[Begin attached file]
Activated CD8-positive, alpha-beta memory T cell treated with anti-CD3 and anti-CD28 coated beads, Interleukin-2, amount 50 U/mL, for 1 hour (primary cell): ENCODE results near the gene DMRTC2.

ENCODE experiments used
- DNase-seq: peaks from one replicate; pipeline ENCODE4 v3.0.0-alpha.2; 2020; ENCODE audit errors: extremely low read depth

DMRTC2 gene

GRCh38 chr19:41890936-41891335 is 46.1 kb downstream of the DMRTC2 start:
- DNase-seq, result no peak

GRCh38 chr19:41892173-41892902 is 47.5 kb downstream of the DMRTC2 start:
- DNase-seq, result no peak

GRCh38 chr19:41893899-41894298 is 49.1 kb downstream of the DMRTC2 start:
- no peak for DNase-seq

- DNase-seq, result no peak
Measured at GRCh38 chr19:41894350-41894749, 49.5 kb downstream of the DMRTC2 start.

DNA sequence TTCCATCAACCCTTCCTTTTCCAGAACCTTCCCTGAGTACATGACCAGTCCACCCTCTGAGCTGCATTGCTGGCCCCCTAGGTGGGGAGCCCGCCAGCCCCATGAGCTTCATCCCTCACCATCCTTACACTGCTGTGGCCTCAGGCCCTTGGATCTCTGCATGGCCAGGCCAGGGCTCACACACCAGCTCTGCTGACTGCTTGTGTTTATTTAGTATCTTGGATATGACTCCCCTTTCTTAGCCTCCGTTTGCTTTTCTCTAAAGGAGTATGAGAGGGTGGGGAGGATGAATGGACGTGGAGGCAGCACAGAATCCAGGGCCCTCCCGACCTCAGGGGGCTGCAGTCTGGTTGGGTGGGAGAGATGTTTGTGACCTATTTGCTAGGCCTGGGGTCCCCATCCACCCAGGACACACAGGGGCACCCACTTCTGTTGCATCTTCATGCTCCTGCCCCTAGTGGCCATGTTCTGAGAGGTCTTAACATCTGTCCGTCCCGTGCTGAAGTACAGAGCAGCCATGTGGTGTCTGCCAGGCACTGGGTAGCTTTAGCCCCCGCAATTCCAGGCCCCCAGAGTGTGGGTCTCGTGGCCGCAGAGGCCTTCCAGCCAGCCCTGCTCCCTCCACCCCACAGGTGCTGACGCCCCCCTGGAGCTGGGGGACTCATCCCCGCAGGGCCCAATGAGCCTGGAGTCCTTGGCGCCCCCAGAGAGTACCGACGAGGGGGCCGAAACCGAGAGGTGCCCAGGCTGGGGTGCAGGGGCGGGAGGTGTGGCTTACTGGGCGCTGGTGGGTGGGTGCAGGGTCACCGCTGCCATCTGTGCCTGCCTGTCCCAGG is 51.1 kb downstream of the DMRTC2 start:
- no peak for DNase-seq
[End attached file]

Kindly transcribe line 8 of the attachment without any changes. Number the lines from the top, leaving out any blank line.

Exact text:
- DNase-seq, result no peak